How Big Box Bankruptcies Would Impact CMBS

Concern over the fates of J.C. Penney and Sears Corp. has yet to blow out the spreads of commercial mortgage backed securities (CMBS) with exposure to the department store chains, but in light of their potential bankruptcies investors best be aware of the weakest links.

Spreads on bonds with exposure to J.C. Penney and at the bottom of the CMBS capital stack widened 10 or 15 basis points in the first few weeks of October, when the retailer’s stock price fell to a 13-year low and unsubstantiated tweets suggested it was moving closer to bankruptcy. The market quickly overcame its jitters and spreads have tightened since then, said Alan Todd, U.S. CMBS strategis at BofA Merrill Lynch Global Research. News pertaining to Sears Corp., such as the second quarter’s earnings and revenue shortfalls, has had a similar short-term impact on relevant CMBS.

Todd added that spreads widened on fairly limited selling, but he said that a trickle could turn into a flood should either company file for bankruptcy.

Spreads Could Widen on Uncertainty About Store Closings

“If we get an announcement that J.C. Penney has definitely filed, we’ll see spreads jump out, based on the uncertainty about what the restructuring will look like, whether stores will be closed, what it means for the malls they’re in, and the impact of things like co-tenancy clauses,” Todd said.

When such an announcement will arrive is anybody’s guess. Todd said Bank of America’s equity analyst covering the company forecasts that J.C. Penney will have sufficient cash to carry it through the 2014 holiday season. Others suggest one or both retailers could face fatal hurdles next year and perhaps sooner. Nevertheless, some investors have been paying close attention.

“Over the past couple of years we’ve been very focused on malls that have both Sears and J.C. Penney, and we’ve passed on deals that have had that exposure,” said Marc Peterson, a managing director at Principal Global Investors who is responsible for CMBS. He added that several CMBS deals in 2012 had exposure to regional malls and retailers such as J.C. Penney and Sears, but that’s been less the case so far this year.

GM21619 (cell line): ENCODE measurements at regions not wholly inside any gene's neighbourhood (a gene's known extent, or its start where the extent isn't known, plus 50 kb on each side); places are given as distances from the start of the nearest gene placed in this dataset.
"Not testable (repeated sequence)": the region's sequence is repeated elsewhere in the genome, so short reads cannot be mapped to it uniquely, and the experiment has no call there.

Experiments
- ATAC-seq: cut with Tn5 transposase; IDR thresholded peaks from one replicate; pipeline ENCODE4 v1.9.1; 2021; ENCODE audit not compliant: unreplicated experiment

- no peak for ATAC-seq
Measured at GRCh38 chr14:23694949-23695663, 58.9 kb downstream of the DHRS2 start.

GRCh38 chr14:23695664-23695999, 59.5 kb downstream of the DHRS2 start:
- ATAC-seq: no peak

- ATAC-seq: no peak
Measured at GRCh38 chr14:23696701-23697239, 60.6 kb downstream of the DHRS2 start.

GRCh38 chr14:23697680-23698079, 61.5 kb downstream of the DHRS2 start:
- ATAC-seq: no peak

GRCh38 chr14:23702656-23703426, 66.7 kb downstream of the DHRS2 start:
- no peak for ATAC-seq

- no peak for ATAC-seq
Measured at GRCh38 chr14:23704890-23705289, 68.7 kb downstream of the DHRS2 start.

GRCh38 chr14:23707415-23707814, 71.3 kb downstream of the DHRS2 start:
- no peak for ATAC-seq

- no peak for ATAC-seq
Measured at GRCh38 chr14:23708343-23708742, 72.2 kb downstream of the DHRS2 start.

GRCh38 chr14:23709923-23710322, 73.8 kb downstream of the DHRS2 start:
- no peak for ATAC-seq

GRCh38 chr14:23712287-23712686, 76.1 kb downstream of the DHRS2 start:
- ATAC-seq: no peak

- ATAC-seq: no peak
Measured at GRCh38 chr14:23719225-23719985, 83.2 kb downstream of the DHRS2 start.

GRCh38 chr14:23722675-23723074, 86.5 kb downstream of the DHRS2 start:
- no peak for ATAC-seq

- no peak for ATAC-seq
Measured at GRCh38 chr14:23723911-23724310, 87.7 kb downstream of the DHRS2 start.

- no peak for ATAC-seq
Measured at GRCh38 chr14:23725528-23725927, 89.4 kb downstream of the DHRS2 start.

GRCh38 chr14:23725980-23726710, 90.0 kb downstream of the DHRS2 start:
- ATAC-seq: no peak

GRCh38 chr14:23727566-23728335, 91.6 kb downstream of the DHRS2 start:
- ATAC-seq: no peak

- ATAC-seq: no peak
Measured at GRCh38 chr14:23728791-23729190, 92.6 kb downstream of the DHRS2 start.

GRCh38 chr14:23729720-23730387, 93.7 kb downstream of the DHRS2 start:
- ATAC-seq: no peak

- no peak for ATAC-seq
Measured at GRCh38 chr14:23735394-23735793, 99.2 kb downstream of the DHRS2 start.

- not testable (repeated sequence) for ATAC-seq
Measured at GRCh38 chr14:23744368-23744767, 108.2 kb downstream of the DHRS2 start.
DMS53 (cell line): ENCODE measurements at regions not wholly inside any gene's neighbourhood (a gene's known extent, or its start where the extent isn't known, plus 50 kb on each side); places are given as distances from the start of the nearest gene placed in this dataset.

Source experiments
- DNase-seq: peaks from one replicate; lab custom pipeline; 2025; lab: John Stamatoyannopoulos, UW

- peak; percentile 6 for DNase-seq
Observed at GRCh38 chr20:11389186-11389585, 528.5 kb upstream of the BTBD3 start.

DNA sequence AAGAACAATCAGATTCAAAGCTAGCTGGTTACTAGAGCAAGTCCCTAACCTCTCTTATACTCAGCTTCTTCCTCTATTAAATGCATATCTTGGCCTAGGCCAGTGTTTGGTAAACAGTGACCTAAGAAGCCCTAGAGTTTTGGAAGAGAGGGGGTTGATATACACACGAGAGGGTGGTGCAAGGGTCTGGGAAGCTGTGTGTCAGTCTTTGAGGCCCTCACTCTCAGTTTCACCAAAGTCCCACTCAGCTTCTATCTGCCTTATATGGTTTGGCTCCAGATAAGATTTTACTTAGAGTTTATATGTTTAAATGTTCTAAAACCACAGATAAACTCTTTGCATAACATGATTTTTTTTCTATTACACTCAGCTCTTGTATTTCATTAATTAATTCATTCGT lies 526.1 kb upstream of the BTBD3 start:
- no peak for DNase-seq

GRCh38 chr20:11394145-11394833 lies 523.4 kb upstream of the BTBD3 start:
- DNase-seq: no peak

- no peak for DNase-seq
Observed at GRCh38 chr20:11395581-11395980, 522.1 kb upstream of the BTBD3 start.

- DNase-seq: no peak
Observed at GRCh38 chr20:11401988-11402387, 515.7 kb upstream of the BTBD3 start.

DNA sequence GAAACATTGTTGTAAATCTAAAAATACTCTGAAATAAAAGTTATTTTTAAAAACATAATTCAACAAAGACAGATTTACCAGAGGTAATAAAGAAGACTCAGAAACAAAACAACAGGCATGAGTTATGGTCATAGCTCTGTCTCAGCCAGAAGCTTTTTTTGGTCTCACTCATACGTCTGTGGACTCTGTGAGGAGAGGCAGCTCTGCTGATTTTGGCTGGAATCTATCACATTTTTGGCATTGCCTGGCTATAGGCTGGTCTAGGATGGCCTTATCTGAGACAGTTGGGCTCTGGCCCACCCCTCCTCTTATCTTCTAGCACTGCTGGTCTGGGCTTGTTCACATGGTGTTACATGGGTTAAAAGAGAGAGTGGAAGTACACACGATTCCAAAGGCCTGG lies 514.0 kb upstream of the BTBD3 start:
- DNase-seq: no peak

Steve Jellinek, vice president at Morningstar Credit Ratings, said that Sears, including its Kmart division, has nearly twice the CMBS exposure as J.C. Penney in terms of square feet that may have to be filled should the company declare bankruptcy and vacate. The firm calculates that 182 CMBS deals have exposure to J.C. Penny, while 255 have exposure to Sears Corp. (Sears and Kmart stores), and 98 have exposure to both.

J.P. Morgan noted in a report published Oct. 4 that there are 68 loans where the two retailers are listed in the top three retailers at a property. “Direct exposure to either J.C. Penney or Sears is typically highest in seasoned deals where there are only a small number of loans remaining, and one is secured by a retail property,” the report stated.

Exposure to Sears, J.C. Penney Highest in Seasoned Deals

The data Morningstar uses to calculate its deal-exposure comes from the CMBS servicers, which do not distinguish when the retailers own the space or they lease or rent it from the shopping center owners that issue the CMBS. The latter can be more problematic for CMBS investors, since those payments are part of the deal’s collateral, and the issuer would be responsible for replacing that revenue stream.  

In strong markets, that replacement could actually be a higher end retailer and so benefit the bond deal, but in weaker markets the issuer may have difficulty finding a replacement or end up bringing in a lower-end retailer, such as a Bon-Ton or Boscov’s, for potentially less income. 

Sears and J.C. Penney typically are one of a shopping center’s anchors; the likelihood of finding a replacement tenant beneficial to bondholders depends in large part on the identity of the mall’s other one-to-three anchors. Retailers such as Lord & Taylors and Macy’s typically indicate stronger shopping centers, increasing the likelihood of drawing a healthy new tenant.

“Malls at the lower end would be those adding grocery stores … doing whatever they can to survive,” Jellinek said.

If Sears or J.C. Penney shut a store that it owns, the impact of their bankruptcies on a CMBS deal backed by loans on nearly properties would be lessened.

“It’s going to be the indirect impact on mall traffic, so the question becomes how big of a draw was the store?” Peterson said